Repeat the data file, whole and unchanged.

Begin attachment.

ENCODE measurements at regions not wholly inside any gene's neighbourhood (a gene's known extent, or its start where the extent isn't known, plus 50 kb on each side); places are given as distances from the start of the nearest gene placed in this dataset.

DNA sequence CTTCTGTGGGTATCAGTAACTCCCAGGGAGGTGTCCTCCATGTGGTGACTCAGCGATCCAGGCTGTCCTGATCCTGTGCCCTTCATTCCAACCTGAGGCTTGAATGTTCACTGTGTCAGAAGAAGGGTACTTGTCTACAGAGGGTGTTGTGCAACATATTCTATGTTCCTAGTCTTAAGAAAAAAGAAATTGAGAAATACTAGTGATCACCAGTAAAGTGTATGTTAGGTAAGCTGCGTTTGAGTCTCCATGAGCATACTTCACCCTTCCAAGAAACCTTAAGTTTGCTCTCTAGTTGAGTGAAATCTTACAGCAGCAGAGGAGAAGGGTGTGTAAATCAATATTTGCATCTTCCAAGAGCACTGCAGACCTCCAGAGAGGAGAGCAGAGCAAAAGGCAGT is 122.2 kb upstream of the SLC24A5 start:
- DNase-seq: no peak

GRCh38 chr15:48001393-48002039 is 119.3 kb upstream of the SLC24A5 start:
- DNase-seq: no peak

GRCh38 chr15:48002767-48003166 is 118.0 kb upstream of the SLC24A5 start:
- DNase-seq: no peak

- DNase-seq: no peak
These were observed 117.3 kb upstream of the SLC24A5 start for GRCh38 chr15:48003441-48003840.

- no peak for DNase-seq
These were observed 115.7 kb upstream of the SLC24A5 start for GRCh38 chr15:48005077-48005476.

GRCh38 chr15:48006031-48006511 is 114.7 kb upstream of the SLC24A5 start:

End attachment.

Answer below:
ENCODE measurements at regions not wholly inside any gene's neighbourhood (a gene's known extent, or its start where the extent isn't known, plus 50 kb on each side); places are given as distances from the start of the nearest gene placed in this dataset.

DNA sequence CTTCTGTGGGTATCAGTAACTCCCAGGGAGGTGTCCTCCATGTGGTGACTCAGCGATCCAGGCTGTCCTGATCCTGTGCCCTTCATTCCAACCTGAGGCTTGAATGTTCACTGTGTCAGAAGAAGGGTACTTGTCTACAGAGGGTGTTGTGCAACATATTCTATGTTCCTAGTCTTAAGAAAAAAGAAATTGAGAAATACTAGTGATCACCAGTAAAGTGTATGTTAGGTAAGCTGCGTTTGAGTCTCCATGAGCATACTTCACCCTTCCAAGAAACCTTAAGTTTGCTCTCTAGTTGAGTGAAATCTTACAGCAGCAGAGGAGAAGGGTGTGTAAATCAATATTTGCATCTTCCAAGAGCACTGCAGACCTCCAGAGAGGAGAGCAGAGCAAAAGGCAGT is 122.2 kb upstream of the SLC24A5 start:
- DNase-seq: no peak

GRCh38 chr15:48001393-48002039 is 119.3 kb upstream of the SLC24A5 start:
- DNase-seq: no peak

GRCh38 chr15:48002767-48003166 is 118.0 kb upstream of the SLC24A5 start:
- DNase-seq: no peak

- DNase-seq: no peak
These were observed 117.3 kb upstream of the SLC24A5 start for GRCh38 chr15:48003441-48003840.

- no peak for DNase-seq
These were observed 115.7 kb upstream of the SLC24A5 start for GRCh38 chr15:48005077-48005476.

GRCh38 chr15:48006031-48006511 is 114.7 kb upstream of the SLC24A5 start: